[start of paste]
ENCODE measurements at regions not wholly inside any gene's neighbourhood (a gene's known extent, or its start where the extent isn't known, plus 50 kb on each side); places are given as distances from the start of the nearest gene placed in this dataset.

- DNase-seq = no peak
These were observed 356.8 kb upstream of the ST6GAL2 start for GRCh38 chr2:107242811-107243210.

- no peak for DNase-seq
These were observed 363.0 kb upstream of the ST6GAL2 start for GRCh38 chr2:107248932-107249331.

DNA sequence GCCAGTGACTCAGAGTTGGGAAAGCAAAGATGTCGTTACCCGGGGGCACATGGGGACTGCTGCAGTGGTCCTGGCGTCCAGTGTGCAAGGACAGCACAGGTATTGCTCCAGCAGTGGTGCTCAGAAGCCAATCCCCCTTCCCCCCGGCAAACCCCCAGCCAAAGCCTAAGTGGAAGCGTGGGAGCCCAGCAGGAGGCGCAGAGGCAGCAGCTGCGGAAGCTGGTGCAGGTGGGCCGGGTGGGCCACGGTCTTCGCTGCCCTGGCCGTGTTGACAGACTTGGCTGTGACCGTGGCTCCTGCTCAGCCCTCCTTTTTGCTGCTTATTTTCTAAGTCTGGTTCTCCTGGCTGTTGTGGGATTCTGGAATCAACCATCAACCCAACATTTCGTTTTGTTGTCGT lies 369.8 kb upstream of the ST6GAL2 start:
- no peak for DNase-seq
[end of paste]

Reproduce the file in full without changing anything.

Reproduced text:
ENCODE measurements at regions not wholly inside any gene's neighbourhood (a gene's known extent, or its start where the extent isn't known, plus 50 kb on each side); places are given as distances from the start of the nearest gene placed in this dataset.

- DNase-seq = no peak
These were observed 356.8 kb upstream of the ST6GAL2 start for GRCh38 chr2:107242811-107243210.

- no peak for DNase-seq
These were observed 363.0 kb upstream of the ST6GAL2 start for GRCh38 chr2:107248932-107249331.

DNA sequence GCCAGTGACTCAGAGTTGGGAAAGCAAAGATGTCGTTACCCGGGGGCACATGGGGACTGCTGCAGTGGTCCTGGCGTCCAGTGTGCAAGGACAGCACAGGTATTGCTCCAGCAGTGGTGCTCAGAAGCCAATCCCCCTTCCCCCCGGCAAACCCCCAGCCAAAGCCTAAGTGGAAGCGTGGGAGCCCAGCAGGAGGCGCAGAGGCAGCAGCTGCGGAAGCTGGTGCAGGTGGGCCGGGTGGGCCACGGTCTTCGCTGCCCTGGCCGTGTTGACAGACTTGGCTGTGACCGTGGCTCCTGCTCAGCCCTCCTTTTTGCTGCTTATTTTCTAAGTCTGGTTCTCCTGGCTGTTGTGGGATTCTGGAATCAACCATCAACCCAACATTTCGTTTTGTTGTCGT lies 369.8 kb upstream of the ST6GAL2 start:
- no peak for DNase-seq